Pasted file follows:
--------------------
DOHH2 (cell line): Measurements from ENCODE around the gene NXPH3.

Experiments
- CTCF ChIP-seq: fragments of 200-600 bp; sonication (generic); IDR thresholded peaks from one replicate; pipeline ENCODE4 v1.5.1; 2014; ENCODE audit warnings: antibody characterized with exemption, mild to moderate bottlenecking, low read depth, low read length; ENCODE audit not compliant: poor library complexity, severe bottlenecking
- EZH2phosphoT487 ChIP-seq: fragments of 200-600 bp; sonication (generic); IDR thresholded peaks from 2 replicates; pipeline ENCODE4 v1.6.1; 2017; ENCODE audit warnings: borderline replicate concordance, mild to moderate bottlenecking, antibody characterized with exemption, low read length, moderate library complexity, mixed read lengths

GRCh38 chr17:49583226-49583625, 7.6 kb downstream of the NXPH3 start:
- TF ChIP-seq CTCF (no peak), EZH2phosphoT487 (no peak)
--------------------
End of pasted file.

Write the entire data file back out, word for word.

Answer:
DOHH2 (cell line): Measurements from ENCODE around the gene NXPH3.

Experiments
- CTCF ChIP-seq: fragments of 200-600 bp; sonication (generic); IDR thresholded peaks from one replicate; pipeline ENCODE4 v1.5.1; 2014; ENCODE audit warnings: antibody characterized with exemption, mild to moderate bottlenecking, low read depth, low read length; ENCODE audit not compliant: poor library complexity, severe bottlenecking
- EZH2phosphoT487 ChIP-seq: fragments of 200-600 bp; sonication (generic); IDR thresholded peaks from 2 replicates; pipeline ENCODE4 v1.6.1; 2017; ENCODE audit warnings: borderline replicate concordance, mild to moderate bottlenecking, antibody characterized with exemption, low read length, moderate library complexity, mixed read lengths

GRCh38 chr17:49583226-49583625, 7.6 kb downstream of the NXPH3 start:
- TF ChIP-seq CTCF (no peak), EZH2phosphoT487 (no peak)